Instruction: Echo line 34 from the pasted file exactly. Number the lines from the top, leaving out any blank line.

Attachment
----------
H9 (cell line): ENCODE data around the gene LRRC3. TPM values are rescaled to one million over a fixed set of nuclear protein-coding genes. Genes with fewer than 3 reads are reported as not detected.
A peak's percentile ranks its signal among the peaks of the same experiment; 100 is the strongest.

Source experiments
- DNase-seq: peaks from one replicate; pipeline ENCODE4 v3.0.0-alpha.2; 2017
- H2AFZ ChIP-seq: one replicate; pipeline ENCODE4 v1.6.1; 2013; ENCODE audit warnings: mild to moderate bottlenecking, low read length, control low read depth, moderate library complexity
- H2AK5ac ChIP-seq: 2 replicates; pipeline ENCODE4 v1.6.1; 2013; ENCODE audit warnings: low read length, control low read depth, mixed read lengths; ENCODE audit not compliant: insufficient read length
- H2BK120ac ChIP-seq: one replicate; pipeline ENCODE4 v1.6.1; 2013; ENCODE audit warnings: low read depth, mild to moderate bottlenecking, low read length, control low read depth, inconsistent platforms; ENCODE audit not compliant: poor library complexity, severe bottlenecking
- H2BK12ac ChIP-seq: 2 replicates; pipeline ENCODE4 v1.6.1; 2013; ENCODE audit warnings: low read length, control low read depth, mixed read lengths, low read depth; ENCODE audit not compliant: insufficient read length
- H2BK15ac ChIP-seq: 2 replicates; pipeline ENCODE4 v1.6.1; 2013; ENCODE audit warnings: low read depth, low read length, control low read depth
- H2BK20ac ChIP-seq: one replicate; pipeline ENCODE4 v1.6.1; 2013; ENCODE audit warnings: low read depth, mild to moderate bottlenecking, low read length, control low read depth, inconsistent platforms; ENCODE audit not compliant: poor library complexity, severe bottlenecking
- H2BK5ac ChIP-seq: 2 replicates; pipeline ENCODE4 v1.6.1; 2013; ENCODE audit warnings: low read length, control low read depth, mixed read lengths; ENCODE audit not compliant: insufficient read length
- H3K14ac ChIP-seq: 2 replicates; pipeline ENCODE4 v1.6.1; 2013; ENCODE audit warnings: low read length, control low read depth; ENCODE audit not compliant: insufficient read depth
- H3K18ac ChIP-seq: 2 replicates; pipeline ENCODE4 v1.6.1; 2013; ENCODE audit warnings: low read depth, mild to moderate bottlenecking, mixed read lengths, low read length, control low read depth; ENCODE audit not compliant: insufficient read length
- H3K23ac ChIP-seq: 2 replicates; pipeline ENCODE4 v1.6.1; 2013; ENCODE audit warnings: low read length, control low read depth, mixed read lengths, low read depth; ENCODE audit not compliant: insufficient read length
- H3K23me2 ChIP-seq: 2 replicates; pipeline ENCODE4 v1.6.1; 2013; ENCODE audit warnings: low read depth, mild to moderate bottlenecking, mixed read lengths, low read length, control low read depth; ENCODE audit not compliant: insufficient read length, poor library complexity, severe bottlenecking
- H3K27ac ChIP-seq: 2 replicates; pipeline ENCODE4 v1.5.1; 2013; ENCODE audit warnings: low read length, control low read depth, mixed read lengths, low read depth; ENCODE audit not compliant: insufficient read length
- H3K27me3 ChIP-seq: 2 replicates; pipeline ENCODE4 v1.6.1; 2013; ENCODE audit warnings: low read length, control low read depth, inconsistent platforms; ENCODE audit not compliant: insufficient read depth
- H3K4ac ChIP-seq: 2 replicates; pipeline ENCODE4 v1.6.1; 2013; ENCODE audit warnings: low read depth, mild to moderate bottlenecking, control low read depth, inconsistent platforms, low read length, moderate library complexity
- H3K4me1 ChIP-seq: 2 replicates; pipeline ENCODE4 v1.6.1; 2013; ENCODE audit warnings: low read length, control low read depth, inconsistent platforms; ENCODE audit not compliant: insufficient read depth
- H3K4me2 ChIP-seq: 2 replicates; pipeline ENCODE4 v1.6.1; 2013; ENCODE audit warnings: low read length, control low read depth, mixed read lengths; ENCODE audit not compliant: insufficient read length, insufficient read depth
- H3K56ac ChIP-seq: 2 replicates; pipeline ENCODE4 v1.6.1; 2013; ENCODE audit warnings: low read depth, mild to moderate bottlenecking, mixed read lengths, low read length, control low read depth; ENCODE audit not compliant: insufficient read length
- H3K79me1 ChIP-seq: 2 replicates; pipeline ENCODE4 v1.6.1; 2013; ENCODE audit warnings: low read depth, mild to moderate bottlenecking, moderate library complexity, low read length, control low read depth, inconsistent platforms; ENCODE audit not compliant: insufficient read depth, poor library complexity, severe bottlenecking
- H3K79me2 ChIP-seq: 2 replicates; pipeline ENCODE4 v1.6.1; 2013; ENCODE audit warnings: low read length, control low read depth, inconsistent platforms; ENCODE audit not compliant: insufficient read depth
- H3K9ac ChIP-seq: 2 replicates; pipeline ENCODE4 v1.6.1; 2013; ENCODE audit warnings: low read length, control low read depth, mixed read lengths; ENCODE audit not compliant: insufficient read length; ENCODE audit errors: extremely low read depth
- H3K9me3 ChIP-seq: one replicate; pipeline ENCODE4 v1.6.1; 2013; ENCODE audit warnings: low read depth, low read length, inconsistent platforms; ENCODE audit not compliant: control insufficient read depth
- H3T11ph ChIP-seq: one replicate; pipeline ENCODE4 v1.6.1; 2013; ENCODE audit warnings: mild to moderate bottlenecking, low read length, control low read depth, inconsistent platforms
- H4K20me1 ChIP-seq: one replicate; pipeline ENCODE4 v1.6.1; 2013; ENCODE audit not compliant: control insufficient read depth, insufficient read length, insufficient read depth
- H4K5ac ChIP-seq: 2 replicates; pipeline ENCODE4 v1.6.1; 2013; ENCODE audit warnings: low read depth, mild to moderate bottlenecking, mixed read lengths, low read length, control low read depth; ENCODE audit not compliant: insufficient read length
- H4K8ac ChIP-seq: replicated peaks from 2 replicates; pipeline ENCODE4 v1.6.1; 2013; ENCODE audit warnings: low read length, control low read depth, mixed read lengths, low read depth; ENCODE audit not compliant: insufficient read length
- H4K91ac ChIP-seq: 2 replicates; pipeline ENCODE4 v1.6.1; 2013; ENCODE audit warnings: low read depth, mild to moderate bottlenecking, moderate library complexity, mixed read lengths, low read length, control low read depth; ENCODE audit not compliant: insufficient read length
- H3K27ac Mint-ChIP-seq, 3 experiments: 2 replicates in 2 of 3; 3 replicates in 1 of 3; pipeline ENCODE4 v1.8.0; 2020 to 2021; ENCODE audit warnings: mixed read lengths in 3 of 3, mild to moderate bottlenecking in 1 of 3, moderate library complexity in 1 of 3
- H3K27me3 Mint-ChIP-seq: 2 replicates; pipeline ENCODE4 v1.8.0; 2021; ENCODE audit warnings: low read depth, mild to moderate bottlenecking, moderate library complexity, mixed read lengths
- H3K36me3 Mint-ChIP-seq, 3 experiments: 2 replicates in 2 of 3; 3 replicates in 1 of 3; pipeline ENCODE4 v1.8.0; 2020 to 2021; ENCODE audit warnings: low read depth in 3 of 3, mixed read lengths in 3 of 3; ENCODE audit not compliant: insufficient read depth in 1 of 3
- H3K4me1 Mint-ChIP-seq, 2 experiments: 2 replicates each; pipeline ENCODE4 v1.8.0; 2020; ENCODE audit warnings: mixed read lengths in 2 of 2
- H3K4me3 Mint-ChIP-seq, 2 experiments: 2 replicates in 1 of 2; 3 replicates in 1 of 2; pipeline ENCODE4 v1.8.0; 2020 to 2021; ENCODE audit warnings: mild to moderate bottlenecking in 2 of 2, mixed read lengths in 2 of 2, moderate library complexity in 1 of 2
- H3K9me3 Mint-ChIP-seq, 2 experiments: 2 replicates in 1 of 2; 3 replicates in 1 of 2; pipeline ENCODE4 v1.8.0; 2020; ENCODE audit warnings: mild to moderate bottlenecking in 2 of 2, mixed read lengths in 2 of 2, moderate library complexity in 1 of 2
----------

- H3K4me1 Mint-ChIP-seq, 2 experiments: 2 replicates each; pipeline ENCODE4 v1.8.0; 2020; ENCODE audit warnings: mixed read lengths in 2 of 2